Winter Tips for Jobe Valves


It’s that time of year when temperatures fall, and folks find out if their watering systems are built to withstand the colder

temperatures or if things freeze and break. During the cold season, customers often ask, “In how cold of temperatures will the valves operate?”

So, here are some general tips for Jobe Valve products in cold weather.

In all cases, once the water reaches 32⁰ F (0⁰ C), the valves stop working.

Not only is the water frozen, but the valves have internal parts that are now not able to move properly due to being frozen in ice. Being lightly frozen does not harm the valves – and if thawed naturally (propane torches are not natural) – the valves typically go back to operating normally.  A light freeze is the where the temperatures reach a couple degrees below freezing for a few hours.  Enough to stop the water temporarily, but the water does not sit for days, expand, and break things.


In most cases, the water lines burst before the valves get damaged, but every case is different.  If the valves freeze enough to actually break parts, this is NOT covered under the warranty. The valves are designed to work with water, not ice.

Here are a few recommendations for specific valves.

Megaflow: the Megaflow valve can only be mounted underwater, which, if regulations allow, is the best method for stock tanks. It keeps all plumbing hidden and protected and keeps the valve at the bottom of the tank, which is the last portion to freeze. I’ve seen tanks with several inches of ice on top and a float ball stuck in the ice, but the valve at the bottom is just fine.  Many customers make it part of the daily routine to break the ice each morning. This way the valve can still function, and stock can have access to the new water coming into the tank. I have yet to see ice puncture the Megaflow float.  The float actually has ribbed rings on it so it sticks into the ice and does not pop out under the pressure. It can handle the ice, but if the entire tank freezes to the bottom, there is sure to be some valve damage. Or if the ice pulls the float cord, the tab may break. An easy solution to this is to place a solid object in the tank (such as a 2x4) to prevent the ice from moving. If your tank is round, clamp another small board to the edge to act as a stopper.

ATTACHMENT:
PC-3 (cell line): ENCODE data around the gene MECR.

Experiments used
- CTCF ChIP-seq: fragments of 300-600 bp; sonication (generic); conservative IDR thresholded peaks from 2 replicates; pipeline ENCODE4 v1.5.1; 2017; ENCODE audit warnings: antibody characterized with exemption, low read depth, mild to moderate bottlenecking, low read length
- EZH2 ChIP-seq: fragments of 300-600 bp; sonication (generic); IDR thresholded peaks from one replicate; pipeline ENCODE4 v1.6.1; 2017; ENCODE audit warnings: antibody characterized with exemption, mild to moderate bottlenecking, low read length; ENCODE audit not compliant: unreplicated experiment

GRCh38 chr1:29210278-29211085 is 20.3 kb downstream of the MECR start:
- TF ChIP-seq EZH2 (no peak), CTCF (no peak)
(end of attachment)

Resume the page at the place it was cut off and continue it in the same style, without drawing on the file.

Rojo Valve: The Rojo can also be mounted underwater to keep it from freezing, but if it is mounted above water, it IS going to freeze. A few years ago, I had the Rojo tested for pressure. The testing company called me and said, “Yes, it works up to the 150 PSI stated, but we’re at 450 PSI and it’s still holding.” I had asked for testing to the manufacturer’s operating range, and then until leaks appeared. They called me because, for anything over 450 PSI, they had to switch to another machine with added costs. So we just called it good. The bottom line is, if this valve freezes lightly, it can handle it.  But lightly is the key, and there’s no predicting the weather. If the water freezes, the float can also be subject to getting moved by the ice, which could break the arm. So, this valve, mounted above water in freezing conditions, is bound to have a broken arm.


Topaz Valve: This valve will also mount above or below the water. When mounted above water, this valve has a unique feature: the Frost Pro port. For those who are not familiar, it’s the bolt on the top of the valve. Simply remove it, and insert a Frost Pro. It allows for a steady slow trickle of water out of the valve body. This is the best suggestion for freezing when the valve is above water. The slow trickle keeps water moving through the valve, as well as through the incoming line, and this slow trickle goes a long way in preventing freezing. It’s not an automatic on/off, so the user needs to turn it on and off, but it really does a good job in preventing some freezing during light freezes. There are videos to show this unique feature ( ). We do NOT say this item prevents freezing altogether, Variables such as incoming water temperature and frequency of the valve actually opening play a role in this. But it does aid in the prevention of freezing quite well. Keep this information in mind as we enter these freezing months, and stay warm out there!